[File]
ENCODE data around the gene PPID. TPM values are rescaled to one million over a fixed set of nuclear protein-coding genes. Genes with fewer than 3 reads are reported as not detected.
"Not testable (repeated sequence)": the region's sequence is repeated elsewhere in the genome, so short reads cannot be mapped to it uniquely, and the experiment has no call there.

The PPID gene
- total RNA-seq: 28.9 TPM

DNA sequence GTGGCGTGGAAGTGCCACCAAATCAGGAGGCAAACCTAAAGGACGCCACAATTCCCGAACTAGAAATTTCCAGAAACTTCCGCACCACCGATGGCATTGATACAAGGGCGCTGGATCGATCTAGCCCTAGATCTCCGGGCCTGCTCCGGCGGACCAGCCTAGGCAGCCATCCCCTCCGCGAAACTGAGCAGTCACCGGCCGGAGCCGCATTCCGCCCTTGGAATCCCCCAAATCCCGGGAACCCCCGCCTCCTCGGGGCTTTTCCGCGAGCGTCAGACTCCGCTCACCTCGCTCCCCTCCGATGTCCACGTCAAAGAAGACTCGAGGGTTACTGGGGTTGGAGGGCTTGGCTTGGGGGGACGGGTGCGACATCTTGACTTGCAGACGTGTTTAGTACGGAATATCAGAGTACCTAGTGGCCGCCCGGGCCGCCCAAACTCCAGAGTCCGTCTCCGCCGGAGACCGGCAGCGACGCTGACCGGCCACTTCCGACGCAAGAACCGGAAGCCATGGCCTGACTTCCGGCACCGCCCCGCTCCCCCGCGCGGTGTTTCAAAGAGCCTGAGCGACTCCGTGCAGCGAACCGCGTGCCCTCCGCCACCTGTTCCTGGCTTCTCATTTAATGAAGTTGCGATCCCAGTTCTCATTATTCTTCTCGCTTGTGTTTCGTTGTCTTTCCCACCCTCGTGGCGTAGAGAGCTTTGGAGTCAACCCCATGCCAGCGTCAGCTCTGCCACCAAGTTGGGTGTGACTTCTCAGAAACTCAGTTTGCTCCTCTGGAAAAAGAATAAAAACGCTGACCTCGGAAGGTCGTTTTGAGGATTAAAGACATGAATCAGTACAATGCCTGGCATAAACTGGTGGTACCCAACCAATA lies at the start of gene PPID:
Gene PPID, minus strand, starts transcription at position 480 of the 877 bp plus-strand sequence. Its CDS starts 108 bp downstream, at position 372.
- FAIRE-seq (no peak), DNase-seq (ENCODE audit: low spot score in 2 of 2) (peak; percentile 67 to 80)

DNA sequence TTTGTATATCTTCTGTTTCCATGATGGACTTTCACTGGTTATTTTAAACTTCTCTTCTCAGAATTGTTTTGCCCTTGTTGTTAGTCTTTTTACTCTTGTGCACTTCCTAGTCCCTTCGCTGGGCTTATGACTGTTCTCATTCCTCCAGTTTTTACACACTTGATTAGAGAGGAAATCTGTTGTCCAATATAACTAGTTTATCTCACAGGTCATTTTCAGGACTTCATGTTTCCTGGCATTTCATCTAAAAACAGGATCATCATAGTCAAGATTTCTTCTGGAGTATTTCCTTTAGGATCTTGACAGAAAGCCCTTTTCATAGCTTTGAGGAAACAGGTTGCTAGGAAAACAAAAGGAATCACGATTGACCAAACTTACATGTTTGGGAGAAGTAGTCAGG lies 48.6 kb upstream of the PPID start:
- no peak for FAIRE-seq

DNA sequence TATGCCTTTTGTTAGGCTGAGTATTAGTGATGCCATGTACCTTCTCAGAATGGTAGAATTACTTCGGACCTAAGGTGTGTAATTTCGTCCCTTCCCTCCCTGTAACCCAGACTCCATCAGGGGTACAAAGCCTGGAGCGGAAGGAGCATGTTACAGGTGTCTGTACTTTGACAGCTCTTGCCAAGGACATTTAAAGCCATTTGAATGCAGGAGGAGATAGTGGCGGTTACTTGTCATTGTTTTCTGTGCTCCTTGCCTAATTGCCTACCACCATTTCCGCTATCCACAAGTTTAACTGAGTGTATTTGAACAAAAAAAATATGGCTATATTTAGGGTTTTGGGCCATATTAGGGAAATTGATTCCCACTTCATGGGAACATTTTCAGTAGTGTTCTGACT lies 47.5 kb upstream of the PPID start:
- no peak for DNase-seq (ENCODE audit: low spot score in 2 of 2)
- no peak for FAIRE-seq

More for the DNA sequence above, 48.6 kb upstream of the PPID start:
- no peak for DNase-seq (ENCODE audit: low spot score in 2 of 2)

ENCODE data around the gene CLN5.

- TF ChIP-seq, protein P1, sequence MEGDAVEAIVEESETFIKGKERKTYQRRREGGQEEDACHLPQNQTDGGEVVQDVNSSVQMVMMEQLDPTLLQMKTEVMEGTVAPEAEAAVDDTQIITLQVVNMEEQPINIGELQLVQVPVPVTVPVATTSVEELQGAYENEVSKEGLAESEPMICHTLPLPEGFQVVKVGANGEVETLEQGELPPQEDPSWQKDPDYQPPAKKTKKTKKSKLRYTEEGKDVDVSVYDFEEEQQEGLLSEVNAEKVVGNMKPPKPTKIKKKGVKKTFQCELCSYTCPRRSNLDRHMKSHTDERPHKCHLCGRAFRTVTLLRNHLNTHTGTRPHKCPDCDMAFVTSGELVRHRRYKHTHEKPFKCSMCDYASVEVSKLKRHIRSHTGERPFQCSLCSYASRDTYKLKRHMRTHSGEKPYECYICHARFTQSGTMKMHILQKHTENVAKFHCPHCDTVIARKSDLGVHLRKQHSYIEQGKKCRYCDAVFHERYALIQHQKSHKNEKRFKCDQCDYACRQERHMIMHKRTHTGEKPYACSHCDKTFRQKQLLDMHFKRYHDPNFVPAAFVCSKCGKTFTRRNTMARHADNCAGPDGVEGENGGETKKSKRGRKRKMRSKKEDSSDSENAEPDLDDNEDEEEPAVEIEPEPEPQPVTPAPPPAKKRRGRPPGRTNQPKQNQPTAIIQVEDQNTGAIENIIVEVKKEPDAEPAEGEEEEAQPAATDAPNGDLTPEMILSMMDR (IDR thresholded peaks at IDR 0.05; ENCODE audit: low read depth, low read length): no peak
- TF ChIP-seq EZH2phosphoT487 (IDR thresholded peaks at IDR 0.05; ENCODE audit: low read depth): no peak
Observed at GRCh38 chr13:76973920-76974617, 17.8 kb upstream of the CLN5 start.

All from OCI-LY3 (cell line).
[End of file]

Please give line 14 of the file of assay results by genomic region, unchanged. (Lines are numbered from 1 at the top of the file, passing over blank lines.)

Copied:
- no peak for DNase-seq (ENCODE audit: low spot score in 2 of 2)